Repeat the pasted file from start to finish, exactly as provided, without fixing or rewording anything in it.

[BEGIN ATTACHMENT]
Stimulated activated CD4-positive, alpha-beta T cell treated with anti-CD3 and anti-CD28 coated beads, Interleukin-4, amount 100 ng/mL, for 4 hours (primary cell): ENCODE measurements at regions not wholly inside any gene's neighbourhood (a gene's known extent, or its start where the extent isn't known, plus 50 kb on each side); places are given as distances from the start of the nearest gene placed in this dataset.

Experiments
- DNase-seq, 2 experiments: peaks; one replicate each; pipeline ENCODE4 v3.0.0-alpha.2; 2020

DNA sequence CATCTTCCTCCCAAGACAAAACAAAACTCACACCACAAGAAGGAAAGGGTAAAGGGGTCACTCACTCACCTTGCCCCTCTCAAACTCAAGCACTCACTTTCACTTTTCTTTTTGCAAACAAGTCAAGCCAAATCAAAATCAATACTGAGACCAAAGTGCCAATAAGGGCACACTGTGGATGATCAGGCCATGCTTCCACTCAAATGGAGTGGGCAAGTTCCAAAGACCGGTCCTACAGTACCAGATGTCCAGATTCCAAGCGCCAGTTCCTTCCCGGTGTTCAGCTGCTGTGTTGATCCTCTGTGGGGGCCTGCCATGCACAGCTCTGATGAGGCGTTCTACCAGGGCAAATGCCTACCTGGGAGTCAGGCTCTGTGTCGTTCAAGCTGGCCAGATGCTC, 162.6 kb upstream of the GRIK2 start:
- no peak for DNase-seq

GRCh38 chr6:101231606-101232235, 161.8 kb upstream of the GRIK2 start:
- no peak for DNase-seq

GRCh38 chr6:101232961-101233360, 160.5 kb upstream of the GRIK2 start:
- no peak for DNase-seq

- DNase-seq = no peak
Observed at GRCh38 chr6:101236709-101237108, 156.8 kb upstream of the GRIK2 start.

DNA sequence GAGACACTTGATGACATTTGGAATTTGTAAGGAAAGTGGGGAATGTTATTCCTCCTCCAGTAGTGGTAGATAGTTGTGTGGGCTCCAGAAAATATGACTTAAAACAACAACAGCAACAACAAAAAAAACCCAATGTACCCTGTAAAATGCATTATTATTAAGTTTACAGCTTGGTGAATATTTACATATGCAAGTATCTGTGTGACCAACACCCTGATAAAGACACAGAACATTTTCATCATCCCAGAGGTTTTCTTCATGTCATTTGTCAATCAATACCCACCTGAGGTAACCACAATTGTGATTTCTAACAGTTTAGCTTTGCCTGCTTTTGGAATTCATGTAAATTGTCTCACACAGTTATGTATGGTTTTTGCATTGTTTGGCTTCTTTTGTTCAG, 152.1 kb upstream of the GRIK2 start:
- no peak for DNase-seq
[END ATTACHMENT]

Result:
Stimulated activated CD4-positive, alpha-beta T cell treated with anti-CD3 and anti-CD28 coated beads, Interleukin-4, amount 100 ng/mL, for 4 hours (primary cell): ENCODE measurements at regions not wholly inside any gene's neighbourhood (a gene's known extent, or its start where the extent isn't known, plus 50 kb on each side); places are given as distances from the start of the nearest gene placed in this dataset.

Experiments
- DNase-seq, 2 experiments: peaks; one replicate each; pipeline ENCODE4 v3.0.0-alpha.2; 2020

DNA sequence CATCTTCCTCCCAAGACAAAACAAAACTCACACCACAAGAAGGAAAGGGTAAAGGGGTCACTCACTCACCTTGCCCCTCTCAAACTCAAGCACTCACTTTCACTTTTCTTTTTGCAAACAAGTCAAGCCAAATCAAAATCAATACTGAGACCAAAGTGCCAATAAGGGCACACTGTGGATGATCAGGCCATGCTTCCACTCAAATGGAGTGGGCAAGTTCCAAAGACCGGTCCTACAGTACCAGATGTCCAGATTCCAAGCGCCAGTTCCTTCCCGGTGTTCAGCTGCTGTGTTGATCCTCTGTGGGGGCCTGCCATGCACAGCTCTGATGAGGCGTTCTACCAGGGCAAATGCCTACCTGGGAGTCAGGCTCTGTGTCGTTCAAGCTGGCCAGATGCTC, 162.6 kb upstream of the GRIK2 start:
- no peak for DNase-seq

GRCh38 chr6:101231606-101232235, 161.8 kb upstream of the GRIK2 start:
- no peak for DNase-seq

GRCh38 chr6:101232961-101233360, 160.5 kb upstream of the GRIK2 start:
- no peak for DNase-seq

- DNase-seq = no peak
Observed at GRCh38 chr6:101236709-101237108, 156.8 kb upstream of the GRIK2 start.

DNA sequence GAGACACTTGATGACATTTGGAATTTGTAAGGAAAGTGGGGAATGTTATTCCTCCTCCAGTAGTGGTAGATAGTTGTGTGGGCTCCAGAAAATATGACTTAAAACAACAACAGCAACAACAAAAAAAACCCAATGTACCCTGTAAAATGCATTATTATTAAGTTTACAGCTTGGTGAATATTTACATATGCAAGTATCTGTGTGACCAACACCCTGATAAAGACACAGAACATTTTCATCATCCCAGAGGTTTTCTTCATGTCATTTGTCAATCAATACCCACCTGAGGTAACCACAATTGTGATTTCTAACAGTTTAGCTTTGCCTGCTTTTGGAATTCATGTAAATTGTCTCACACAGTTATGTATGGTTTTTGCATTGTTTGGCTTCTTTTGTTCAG, 152.1 kb upstream of the GRIK2 start:
- no peak for DNase-seq